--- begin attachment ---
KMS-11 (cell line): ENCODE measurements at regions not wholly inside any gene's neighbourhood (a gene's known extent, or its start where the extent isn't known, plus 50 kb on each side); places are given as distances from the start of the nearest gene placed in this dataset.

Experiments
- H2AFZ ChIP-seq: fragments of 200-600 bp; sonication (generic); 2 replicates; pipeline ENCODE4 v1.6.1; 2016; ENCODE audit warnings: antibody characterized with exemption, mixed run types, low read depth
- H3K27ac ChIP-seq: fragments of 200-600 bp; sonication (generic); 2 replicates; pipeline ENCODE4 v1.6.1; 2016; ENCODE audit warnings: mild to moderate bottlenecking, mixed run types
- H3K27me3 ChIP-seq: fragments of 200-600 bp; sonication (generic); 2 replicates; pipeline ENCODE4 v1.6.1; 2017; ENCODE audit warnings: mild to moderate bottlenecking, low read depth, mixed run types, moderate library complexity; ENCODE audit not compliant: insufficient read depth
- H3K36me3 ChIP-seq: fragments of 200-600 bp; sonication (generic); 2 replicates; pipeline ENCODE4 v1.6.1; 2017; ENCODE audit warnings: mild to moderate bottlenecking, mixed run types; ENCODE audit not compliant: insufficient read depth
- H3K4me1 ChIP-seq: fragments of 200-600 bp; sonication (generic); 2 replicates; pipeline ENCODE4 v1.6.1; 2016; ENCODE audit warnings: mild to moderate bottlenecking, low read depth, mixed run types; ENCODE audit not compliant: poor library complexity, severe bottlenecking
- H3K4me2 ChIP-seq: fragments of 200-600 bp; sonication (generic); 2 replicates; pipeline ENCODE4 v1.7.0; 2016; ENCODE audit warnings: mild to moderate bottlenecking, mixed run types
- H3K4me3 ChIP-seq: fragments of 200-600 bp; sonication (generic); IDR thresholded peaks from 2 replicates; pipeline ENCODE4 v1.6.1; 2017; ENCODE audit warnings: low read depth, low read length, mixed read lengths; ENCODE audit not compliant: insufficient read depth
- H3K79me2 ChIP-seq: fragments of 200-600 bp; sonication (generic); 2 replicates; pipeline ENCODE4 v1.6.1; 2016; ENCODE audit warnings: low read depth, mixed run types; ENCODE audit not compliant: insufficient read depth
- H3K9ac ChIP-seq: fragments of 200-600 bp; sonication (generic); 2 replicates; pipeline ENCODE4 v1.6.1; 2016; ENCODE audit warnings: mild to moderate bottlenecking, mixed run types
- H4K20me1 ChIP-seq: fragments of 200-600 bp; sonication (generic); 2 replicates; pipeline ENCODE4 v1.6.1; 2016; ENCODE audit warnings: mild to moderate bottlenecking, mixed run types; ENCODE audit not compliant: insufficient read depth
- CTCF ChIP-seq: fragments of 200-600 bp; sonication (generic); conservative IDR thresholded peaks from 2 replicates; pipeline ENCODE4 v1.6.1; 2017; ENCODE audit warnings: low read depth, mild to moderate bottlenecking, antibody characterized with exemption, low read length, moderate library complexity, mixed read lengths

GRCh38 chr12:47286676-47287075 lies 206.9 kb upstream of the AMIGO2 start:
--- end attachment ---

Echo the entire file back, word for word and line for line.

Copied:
KMS-11 (cell line): ENCODE measurements at regions not wholly inside any gene's neighbourhood (a gene's known extent, or its start where the extent isn't known, plus 50 kb on each side); places are given as distances from the start of the nearest gene placed in this dataset.

Experiments
- H2AFZ ChIP-seq: fragments of 200-600 bp; sonication (generic); 2 replicates; pipeline ENCODE4 v1.6.1; 2016; ENCODE audit warnings: antibody characterized with exemption, mixed run types, low read depth
- H3K27ac ChIP-seq: fragments of 200-600 bp; sonication (generic); 2 replicates; pipeline ENCODE4 v1.6.1; 2016; ENCODE audit warnings: mild to moderate bottlenecking, mixed run types
- H3K27me3 ChIP-seq: fragments of 200-600 bp; sonication (generic); 2 replicates; pipeline ENCODE4 v1.6.1; 2017; ENCODE audit warnings: mild to moderate bottlenecking, low read depth, mixed run types, moderate library complexity; ENCODE audit not compliant: insufficient read depth
- H3K36me3 ChIP-seq: fragments of 200-600 bp; sonication (generic); 2 replicates; pipeline ENCODE4 v1.6.1; 2017; ENCODE audit warnings: mild to moderate bottlenecking, mixed run types; ENCODE audit not compliant: insufficient read depth
- H3K4me1 ChIP-seq: fragments of 200-600 bp; sonication (generic); 2 replicates; pipeline ENCODE4 v1.6.1; 2016; ENCODE audit warnings: mild to moderate bottlenecking, low read depth, mixed run types; ENCODE audit not compliant: poor library complexity, severe bottlenecking
- H3K4me2 ChIP-seq: fragments of 200-600 bp; sonication (generic); 2 replicates; pipeline ENCODE4 v1.7.0; 2016; ENCODE audit warnings: mild to moderate bottlenecking, mixed run types
- H3K4me3 ChIP-seq: fragments of 200-600 bp; sonication (generic); IDR thresholded peaks from 2 replicates; pipeline ENCODE4 v1.6.1; 2017; ENCODE audit warnings: low read depth, low read length, mixed read lengths; ENCODE audit not compliant: insufficient read depth
- H3K79me2 ChIP-seq: fragments of 200-600 bp; sonication (generic); 2 replicates; pipeline ENCODE4 v1.6.1; 2016; ENCODE audit warnings: low read depth, mixed run types; ENCODE audit not compliant: insufficient read depth
- H3K9ac ChIP-seq: fragments of 200-600 bp; sonication (generic); 2 replicates; pipeline ENCODE4 v1.6.1; 2016; ENCODE audit warnings: mild to moderate bottlenecking, mixed run types
- H4K20me1 ChIP-seq: fragments of 200-600 bp; sonication (generic); 2 replicates; pipeline ENCODE4 v1.6.1; 2016; ENCODE audit warnings: mild to moderate bottlenecking, mixed run types; ENCODE audit not compliant: insufficient read depth
- CTCF ChIP-seq: fragments of 200-600 bp; sonication (generic); conservative IDR thresholded peaks from 2 replicates; pipeline ENCODE4 v1.6.1; 2017; ENCODE audit warnings: low read depth, mild to moderate bottlenecking, antibody characterized with exemption, low read length, moderate library complexity, mixed read lengths

GRCh38 chr12:47286676-47287075 lies 206.9 kb upstream of the AMIGO2 start: